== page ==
With the increasing prices of gasoline to fuel cars, and the gathering pernicious impact of global warming, people are steadily turning to solar-powered electric vehicles (EV) and viewing solar energy in Vancouver to power recharging stations for their electric cars as a positive alternative. Ted Laturnus, in his article for Straight.com, writes about the city’s growing support of building more recharging stations in the area:
Unsurprisingly, perhaps, the City of Vancouver took an interest in the day’s proceedings. Councillors [sic] Raymond Louie and Andrea Reimer were on hand to cut some ribbon and test-drive some cars. “Vancouver city council is strongly in support of this event,” Louie asserted. “We’ve now got, what, 93 charging stations throughout the city, with more to come. We’re also talking with developers, and some condos will now come with a recharging option when you move in.”
The shift in public attitude for electric vehicles is expected to solve numerous problems related to our current energy consumption. Right now 35% of British Columbia greenhouse gas emissions come from the transport sector. Reducing that level adds to the relief from the strain on over-reliance on non-renewable energy resources. With spikes in gasoline prices every year, it is becoming far costly (and impractical) to drive large, gas-guzzling automobiles around. The idea of charging up at a recharging station for far less will be the cheaper option, especially at stations using solar panels for Vancouver charging stations, such as those offered by Terratek Energy Inc.
You can save quite a bit by charging from the grid compared to gassing up (considering that you can get 43 miles for a dollar's worth of electricity, with average cars going for an average of 24.9 miles per gallon). However, when your recharging station uses solar panels to power your recharging station, you essentially get power for free and, in some cases, be able to sell back electricity into the local power grid to generate some revenues.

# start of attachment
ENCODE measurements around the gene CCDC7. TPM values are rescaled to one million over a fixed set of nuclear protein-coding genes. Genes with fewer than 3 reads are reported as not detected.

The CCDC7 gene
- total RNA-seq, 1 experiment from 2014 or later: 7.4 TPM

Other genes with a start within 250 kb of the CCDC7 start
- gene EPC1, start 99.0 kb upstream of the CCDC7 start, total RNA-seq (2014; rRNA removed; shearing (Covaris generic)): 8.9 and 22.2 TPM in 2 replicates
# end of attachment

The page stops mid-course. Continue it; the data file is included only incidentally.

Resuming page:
Driving an electric vehicle has some attractive advantages. If you’re not into queuing up, you can charge up your car at your home (or at any recharging station where you’ve parked your electric vehicle). It doesn’t even take that long—15 seconds to charge up. Electric cars also make for a smoother and quieter drive than their traditional counterparts. The electric engine that powers the car doesn’t make much noise; furthermore, it comes with higher torque, which you’ll discern when you step on the accelerator with all that horsepower delivered directly to the wheels.
Electric vehicles have better fuel efficiency than your normal car; it’s been calculated that an average electric car can go 43 miles on just a dollar’s worth of electricity. With these advantages, an electric car is a smart purchase for anyone looking for a greener, kinder, and a more practical driving experience.
(Source: Vancouver says yes to more electric vehicles, Straight.com, August 20, 2014)